The main findings from this 10-year population-based observational study were that the mean annual percentage rate of loss in forearm BMD were 1.5 to 2.0-fold greater in women compared to men aged over 60 years, while the annual losses in grip strength, balance or gait velocity were similar in both genders. Further comparison of the changes in each of the musculoskeletal and functional parameters within each 10-year age-change category revealed that for both men and women aged <70 years, the mean annual percentage loss in grip strength was on average, 1-3% greater than the mean annual decline in BMD, balance and gait velocity. The greatest deterioration in balance and gait velocity occurred after the age of 60 and 70 years, respectively, in both men and women. Together, these findings argue for the importance of promoting targeted lifestyle and exercise interventions that focus on improving muscle strength, balance and gait in older adults, with a particular focus on optimising muscle strength from the age of 50 years and balance and gait speed from 60 years and older.
The finding that the mean annual rates of loss in forearm BMD were greater in women compared to men aged over 60 years is consistent with the results from several [17, 18] but not all  previous prospective studies examining age-related changes in forearm BMD. For instance, in a 6-year prospective study of Norwegian women and men aged 45–84 years it was reported that the rates of bone loss at the distal forearm increased significantly across the 5-year age groups from 45–49 to 75+ years in men but not women . These findings in women are perhaps not unexpected since bone loss accelerates during the menopause. However, we found that the rate of forearm bone loss was greatest in women from 60 to 70 and 70+ years; there were no significant differences in bone loss across the three age-categories in men. Although others have reported similar findings at the distal radius , it is possible that these mixed results may relate to the skeletal site assessed. Most previous studies have measured distal or ultradistal forearm BMD, which contains predominantly trabecular bone, whereas we assessed BMD at 6 cm proximal to the ulnar styloid process, a site consisting mostly of cortical bone. Indeed, there is evidence for a gender-specific difference in cortical and trabecular bone loss. A cross-sectional study using high-resolution quantitative computed tomography to assess distal radius cortical and trabecular bone microarchitecture in 644 Canadian adults aged 20–99 years reported that women tended to experience a greater decline in cortical thickness and cortical BMD and a greater increase in cortical porosity compared to men; trabecular bone loss was similar between men and women . Since the results from this study were not presented in 5- or 10-year age categories, it is not possible to determine whether there were gender differences in cortical and trabecular bone loss after the age of 50 years. Nevertheless, these findings provide some evidence to support the greater rate of bone loss in the older women in our study.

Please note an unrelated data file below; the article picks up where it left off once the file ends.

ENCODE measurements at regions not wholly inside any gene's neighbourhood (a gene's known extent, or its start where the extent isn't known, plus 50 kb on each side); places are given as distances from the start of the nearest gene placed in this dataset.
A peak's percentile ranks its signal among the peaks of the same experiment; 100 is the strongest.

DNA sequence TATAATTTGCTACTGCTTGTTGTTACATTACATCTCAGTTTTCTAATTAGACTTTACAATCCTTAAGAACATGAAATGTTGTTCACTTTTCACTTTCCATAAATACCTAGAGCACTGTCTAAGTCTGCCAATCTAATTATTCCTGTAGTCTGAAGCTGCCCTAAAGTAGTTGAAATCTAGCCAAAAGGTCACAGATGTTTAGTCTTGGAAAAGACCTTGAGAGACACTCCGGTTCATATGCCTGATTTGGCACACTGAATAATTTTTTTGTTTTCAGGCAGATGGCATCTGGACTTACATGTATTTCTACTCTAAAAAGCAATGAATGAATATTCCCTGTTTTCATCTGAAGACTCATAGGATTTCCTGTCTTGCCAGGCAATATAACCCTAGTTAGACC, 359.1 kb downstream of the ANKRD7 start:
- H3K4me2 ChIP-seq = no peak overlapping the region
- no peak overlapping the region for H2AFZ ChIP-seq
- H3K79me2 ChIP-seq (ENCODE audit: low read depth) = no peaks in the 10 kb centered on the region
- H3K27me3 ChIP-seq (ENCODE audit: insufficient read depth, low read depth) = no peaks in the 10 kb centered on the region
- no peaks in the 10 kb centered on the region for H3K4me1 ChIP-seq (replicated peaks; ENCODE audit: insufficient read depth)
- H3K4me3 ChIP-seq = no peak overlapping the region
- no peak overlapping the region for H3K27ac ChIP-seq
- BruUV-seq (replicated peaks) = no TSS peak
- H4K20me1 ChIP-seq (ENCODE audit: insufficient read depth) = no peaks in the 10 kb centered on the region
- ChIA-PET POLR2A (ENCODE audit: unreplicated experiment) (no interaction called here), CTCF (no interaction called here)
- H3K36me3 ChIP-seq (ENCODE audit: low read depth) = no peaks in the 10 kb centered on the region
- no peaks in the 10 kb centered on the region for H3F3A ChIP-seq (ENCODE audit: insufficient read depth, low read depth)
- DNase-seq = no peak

With regard to the changes in grip strength, we found that there was a consistent rate of loss (2.2- 3.1%/year) in grip strength across the three age-change categories which did not differ by gender. However, there was a trend (P = 0.06) for a greater rate of loss in grip strength in men compared to women in the 50 to 60 and 60 to 70 year age-categories. While this is consistent with the findings from a 10-year prospective study in 120 adults aged 46–78 years which observed a greater loss in elbow extensor and flexor strength in men than women , the general consensus is that men and women experience similar relative losses in muscle strength [8, 9, 23]. In terms of the magnitude of the annual rate of loss in grip strength, many previous studies (particularly cross-sectional) have reported a mean loss ranging from 0.5% to 2.0% per year [9, 10, 24]. In contrast, several prospective studies conducted in both men and women have reported rates of loss ranging from 2.4% to 2.8% per annum, which is consistent with the findings from our study [8, 9]. However, in most of these studies the course of the decline in strength accelerated with advancing age [3, 9, 10], whereas we observed a consistent pattern of loss in grip strength in both men and women from the age of 50 years. While it is difficult to explain this finding, it is possibly related to the characteristics of our cohort. The participants included in the prospective analysis were generally healthy, independent living elderly men and women and thus it is possible that they had ‘more to lose’ than a typical cohort of older adults. Indeed, those lost to follow-up were significantly older and had lower BMD and grip strength, poorer function, and poorer health than those who returned for the follow-up testing (Additional file 2: Table S1). Thus, it is possibly that our findings may be confounded by selection bias.